TCS Daily

Fraudulent Witch-Hunts

By Glenn Harlan Reynolds - October 2, 2002 12:00 AM

Research fraud is in the news again. At Bell Labs, researcher Hendrik Schon has been fired for allegedly faking data in numerous research papers, many of which were published in highly prestigious scientific journals. At Emory University, historian Michael Bellesiles is appealing the findings of an independent commission that was assigned to investigate charges that his Bancroft-Prize-winning book Arming America contained fraudulent or fabricated data; many observers expect him to be
fired, too.

Other academics have been in trouble over the past year, too: Stephen Ambrose and Doris Kearns Goodwin were the subjects of plagiarism scandals, and Joseph Ellis was suspended from teaching at Mount Holyoke for a year for peddling fictionalized accounts of his military service in Vietnam. (Unlike the others, Ellis's scholarly work was not implicated.)

The Schon and Bellesiles cases - because of the subject matter, their seriousness, and because, in Bellesiles' case, federal grant money was involved - are likely to create the biggest impression. In fact, if we're unlucky, we could face a rehash of the disastrous science-fraud witch-hunts of the 1980s and 1990s.

Those witch-hunts - and that is not too strong a word - took place in response to earlier fraud scandals, like the Summerlin mouse case - in which dramatic skin-transplant results from black to white mice were actually accomplished by inking in black patches on the fur of white mice with a felt-tip pen - that led members of Congress to conclude that academia wasn't up to the task of policing itself, or, less charitably, that there was political hay to be made by attacking science fraud.

There is no dispute, of course, that academia, like other human endeavors, has always had its share of fraud. The Piltdown Man - a cobbled-together phony fossil that may have started out as a practical joke - is one example; the work of Boston University cancer researcher Marc Straus, whose data looked too good to be true because they were fake, is another. And since, as scientist Thomas Ray has noted, every successful system accumulates parasites, it's no surprise that a system as successful as American academia has picked up some intellectual tapeworms along the way.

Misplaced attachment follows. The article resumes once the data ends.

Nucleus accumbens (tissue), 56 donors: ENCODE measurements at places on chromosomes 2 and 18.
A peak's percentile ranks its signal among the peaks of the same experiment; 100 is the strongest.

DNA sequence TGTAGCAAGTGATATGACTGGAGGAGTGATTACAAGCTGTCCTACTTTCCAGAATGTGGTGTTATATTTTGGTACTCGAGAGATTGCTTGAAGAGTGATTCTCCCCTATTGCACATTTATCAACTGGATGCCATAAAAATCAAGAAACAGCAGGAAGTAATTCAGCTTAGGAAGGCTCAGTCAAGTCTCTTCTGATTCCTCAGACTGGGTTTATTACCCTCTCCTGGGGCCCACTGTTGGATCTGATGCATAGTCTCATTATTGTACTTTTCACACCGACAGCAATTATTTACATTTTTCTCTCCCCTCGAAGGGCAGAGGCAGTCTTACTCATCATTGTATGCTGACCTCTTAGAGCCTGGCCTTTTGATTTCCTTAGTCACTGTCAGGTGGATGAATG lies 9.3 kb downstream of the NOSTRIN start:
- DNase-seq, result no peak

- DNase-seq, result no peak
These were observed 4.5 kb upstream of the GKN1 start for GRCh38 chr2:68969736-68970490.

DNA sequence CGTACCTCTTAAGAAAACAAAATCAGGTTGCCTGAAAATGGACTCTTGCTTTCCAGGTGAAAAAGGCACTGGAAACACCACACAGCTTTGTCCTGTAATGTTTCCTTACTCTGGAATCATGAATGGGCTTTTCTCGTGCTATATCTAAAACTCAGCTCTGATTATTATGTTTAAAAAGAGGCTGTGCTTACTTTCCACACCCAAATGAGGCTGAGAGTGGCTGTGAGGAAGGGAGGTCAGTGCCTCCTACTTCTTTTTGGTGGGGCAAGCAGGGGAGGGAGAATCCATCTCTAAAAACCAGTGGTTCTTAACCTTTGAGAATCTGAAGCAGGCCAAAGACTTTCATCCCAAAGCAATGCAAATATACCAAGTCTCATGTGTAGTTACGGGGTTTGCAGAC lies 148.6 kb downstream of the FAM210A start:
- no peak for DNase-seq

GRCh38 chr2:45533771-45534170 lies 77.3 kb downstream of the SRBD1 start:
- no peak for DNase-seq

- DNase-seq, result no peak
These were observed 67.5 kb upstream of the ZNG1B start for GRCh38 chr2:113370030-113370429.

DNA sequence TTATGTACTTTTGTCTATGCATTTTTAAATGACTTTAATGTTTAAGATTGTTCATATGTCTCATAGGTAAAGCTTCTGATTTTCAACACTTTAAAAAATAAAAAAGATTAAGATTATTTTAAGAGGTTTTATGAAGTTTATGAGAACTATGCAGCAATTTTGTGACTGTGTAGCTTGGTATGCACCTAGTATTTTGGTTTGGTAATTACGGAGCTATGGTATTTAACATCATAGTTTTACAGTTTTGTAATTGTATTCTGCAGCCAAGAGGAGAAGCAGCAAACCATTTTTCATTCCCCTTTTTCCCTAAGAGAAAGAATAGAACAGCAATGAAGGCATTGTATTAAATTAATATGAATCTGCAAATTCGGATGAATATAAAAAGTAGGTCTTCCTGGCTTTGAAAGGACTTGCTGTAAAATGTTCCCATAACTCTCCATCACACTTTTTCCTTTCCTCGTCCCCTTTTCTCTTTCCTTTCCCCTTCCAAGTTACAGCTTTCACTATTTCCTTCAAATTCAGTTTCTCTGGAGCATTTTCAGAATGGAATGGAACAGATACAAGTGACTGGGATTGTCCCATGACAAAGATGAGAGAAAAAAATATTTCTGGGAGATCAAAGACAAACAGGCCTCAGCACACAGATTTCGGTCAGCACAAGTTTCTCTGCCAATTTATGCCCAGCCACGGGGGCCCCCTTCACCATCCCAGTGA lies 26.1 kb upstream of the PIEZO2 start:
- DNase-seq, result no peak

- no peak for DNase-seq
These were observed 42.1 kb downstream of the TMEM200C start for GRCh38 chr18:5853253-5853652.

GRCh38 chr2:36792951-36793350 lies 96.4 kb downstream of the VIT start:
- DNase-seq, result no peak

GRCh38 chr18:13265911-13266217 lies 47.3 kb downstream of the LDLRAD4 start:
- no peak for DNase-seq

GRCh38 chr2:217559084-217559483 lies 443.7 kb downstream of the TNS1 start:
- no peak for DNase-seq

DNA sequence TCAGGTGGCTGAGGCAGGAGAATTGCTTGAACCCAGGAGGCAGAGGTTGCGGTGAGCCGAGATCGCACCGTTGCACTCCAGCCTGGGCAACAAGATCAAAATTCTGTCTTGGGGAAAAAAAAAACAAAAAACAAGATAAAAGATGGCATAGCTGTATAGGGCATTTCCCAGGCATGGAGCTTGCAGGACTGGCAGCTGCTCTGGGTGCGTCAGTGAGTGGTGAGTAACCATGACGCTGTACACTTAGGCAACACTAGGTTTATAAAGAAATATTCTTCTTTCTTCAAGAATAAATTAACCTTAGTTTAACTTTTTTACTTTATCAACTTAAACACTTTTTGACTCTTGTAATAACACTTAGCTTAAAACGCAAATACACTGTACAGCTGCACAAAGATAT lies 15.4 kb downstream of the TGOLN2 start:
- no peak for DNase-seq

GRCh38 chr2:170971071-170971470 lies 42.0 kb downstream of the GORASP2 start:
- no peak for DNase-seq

But - as with tapeworms - it is important to avoid cures that are worse than the disease. Congress failed to heed that advice the last time around. Hearings led by then-Congressman Albert Gore, Jr. led to an increased focus on fraud in the sciences. Rep. John Dingell's investigations subcommittee took the matter further, and NIH was pressured to set up an office dedicated to "research integrity."

Unfortunately, both anti-fraud operations turned out to operate along witch-hunt lines, processing anonymous allegations into bogus accusations. Nobel Prize winner David Baltimore was dragged through the mud for years in response to ungrounded allegations made by an unhappy graduate student against one of his proteges (during the investigations NIH officials, while investigating fraud, leaked false information to the press, and even faked the results of forensic investigations in order to make their case look stronger than it was); AIDS researcher Robert Gallo was investigated for, (as journalist Malcolm Gladwell put it), the unapproved use of compound sentence structures; and researcher Rameshwar Sharma lost his job to an investigation revolving around an obviously innocent typo in a grant application that was, in any case, denied. All of these people - along with many others - were ultimately exonerated as the cases against them collapsed upon examination.